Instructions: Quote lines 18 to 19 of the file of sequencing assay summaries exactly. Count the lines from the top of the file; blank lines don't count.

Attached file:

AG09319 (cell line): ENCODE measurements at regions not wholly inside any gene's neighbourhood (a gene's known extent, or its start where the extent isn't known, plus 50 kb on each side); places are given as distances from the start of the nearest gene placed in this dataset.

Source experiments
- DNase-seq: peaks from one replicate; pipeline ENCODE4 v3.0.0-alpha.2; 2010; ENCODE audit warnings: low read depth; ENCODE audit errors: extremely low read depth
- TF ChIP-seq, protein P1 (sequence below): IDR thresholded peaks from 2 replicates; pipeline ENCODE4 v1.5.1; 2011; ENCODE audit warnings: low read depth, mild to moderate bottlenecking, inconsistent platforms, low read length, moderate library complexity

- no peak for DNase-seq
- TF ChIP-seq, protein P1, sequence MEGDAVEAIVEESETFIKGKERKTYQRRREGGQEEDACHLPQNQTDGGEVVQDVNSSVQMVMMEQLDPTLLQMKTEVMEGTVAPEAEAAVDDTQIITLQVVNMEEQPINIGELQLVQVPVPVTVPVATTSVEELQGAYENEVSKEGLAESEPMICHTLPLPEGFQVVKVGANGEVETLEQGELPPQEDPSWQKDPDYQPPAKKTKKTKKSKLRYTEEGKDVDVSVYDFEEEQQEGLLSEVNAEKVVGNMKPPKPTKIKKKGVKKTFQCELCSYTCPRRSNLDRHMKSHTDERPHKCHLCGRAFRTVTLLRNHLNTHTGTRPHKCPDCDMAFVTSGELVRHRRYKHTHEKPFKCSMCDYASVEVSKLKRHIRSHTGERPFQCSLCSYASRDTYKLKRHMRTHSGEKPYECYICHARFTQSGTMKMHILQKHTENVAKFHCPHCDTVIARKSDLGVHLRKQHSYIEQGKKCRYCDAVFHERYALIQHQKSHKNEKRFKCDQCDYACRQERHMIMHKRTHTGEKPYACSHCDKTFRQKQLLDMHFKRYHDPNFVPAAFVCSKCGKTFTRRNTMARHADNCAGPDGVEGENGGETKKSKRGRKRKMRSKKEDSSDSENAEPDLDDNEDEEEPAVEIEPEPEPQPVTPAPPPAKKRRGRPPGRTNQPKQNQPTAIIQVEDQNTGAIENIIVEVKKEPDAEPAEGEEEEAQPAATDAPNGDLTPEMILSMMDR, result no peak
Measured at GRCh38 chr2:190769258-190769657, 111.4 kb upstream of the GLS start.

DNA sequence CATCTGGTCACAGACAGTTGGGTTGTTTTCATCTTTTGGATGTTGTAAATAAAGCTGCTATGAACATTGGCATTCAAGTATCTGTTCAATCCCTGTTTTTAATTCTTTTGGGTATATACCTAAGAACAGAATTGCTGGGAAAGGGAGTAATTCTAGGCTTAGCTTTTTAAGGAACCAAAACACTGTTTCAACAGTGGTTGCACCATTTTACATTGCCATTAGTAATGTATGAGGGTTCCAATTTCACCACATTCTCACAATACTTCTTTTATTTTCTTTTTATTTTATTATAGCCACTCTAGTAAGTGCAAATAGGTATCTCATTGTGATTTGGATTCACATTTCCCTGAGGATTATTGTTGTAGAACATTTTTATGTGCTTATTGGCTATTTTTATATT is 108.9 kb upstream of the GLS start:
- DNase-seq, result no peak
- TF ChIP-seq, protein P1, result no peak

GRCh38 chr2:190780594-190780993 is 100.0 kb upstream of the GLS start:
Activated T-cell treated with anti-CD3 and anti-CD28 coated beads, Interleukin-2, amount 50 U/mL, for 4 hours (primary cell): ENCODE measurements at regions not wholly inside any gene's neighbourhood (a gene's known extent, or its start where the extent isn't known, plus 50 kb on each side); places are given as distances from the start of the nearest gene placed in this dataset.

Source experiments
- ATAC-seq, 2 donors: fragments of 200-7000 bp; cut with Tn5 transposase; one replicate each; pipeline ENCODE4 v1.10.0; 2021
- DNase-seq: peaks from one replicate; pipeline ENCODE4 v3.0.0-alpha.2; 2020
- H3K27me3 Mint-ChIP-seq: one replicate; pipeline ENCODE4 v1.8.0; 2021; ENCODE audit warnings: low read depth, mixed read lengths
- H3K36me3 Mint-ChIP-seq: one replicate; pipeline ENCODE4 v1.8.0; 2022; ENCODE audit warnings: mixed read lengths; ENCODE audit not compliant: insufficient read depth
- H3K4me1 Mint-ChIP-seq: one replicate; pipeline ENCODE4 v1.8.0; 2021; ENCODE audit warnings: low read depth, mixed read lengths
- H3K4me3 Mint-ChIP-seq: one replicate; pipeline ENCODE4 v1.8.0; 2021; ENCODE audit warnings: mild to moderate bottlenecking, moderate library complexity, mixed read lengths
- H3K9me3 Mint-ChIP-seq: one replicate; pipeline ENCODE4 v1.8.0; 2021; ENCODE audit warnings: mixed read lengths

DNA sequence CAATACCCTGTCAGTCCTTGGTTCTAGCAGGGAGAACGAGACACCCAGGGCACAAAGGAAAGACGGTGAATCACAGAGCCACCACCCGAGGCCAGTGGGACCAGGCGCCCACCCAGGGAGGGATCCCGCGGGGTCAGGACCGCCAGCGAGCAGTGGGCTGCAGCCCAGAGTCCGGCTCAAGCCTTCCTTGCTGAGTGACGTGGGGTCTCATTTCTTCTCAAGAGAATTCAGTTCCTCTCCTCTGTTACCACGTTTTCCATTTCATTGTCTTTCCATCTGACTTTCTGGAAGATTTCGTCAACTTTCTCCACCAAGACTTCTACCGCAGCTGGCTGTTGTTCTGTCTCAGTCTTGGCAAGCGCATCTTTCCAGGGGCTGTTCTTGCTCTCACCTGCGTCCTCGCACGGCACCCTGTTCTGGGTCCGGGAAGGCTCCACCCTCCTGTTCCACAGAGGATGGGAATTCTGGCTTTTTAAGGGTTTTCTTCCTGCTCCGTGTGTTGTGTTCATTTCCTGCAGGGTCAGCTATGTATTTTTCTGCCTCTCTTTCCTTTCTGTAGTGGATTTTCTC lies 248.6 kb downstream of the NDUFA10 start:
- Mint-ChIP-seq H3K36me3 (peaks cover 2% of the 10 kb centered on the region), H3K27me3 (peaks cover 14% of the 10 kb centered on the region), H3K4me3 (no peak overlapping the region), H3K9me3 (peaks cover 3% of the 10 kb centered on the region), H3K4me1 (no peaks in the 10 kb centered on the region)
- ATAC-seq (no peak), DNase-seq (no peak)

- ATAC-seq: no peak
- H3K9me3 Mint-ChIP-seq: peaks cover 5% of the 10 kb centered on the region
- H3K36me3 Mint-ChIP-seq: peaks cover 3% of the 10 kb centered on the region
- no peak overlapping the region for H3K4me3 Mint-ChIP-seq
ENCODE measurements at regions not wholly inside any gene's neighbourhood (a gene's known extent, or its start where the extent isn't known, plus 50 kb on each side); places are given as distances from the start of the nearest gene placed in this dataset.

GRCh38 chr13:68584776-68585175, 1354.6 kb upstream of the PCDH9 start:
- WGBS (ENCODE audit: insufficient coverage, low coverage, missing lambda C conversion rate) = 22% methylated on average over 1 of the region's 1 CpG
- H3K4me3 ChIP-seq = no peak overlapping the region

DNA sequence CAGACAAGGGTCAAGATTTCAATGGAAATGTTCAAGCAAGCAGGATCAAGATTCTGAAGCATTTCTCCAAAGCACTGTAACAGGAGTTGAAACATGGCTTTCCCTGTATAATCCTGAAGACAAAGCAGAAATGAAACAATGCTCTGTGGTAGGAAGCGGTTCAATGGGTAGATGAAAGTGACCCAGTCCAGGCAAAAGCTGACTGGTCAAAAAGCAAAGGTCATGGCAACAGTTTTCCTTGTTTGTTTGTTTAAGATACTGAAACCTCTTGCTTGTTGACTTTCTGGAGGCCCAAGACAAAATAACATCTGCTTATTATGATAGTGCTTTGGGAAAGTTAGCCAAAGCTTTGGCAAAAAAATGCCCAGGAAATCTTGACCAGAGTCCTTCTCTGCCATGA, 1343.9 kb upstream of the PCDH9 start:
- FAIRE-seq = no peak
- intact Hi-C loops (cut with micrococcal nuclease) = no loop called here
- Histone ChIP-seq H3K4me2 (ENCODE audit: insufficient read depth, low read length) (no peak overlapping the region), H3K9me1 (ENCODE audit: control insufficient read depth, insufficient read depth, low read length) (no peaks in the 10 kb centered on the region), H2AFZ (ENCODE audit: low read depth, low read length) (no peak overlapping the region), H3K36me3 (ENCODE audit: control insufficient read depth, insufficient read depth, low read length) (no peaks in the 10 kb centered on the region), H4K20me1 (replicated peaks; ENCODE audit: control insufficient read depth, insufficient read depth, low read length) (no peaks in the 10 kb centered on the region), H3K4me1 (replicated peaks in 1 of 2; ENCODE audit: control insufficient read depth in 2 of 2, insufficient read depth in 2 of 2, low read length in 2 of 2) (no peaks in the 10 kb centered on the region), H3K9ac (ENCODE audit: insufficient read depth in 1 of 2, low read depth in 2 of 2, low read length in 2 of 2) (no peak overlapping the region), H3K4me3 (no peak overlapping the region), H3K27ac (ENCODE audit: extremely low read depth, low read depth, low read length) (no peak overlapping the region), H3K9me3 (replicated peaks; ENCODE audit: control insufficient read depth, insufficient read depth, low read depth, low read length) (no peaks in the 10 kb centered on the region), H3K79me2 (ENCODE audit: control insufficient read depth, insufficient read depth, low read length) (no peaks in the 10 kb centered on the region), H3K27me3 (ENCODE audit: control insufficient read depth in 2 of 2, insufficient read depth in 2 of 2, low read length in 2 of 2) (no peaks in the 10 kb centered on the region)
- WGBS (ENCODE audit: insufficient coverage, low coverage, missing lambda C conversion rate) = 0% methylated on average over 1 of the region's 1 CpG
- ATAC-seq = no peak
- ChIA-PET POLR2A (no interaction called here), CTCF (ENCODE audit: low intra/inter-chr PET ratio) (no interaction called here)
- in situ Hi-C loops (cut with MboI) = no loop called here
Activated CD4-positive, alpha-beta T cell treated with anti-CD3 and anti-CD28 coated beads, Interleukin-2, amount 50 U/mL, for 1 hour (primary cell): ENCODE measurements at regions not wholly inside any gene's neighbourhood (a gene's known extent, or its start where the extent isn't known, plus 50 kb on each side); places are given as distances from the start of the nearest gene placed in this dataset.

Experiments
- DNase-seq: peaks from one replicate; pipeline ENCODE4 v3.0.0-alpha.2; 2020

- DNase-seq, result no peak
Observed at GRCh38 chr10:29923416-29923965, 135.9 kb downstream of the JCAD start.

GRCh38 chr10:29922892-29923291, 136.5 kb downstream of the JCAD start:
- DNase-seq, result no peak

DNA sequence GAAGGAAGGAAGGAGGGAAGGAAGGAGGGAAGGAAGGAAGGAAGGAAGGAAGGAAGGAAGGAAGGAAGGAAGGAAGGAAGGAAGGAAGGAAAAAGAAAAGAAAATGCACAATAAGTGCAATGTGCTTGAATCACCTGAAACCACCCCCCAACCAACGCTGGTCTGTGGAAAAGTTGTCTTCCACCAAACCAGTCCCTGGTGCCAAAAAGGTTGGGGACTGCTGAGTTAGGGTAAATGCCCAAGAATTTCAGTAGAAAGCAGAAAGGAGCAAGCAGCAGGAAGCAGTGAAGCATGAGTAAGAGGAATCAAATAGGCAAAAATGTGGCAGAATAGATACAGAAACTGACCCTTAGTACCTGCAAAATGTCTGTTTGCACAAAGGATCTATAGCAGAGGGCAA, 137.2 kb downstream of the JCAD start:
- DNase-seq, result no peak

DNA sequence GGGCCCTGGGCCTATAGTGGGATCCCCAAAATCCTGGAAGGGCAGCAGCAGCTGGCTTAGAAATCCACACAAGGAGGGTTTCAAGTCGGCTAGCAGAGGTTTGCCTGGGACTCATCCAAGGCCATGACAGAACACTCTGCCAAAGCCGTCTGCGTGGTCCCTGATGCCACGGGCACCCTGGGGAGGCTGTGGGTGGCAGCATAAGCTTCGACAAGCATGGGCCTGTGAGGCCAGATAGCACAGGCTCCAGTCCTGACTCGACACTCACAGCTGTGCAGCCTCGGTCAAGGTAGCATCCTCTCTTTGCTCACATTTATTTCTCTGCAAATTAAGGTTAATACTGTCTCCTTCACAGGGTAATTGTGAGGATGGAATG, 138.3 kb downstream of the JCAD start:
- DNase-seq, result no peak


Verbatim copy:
- H3K4me1 Mint-ChIP-seq: one replicate; pipeline ENCODE4 v1.8.0; 2021; ENCODE audit warnings: low read depth, mixed read lengths
- H3K4me3 Mint-ChIP-seq: one replicate; pipeline ENCODE4 v1.8.0; 2021; ENCODE audit warnings: mild to moderate bottlenecking, moderate library complexity, mixed read lengths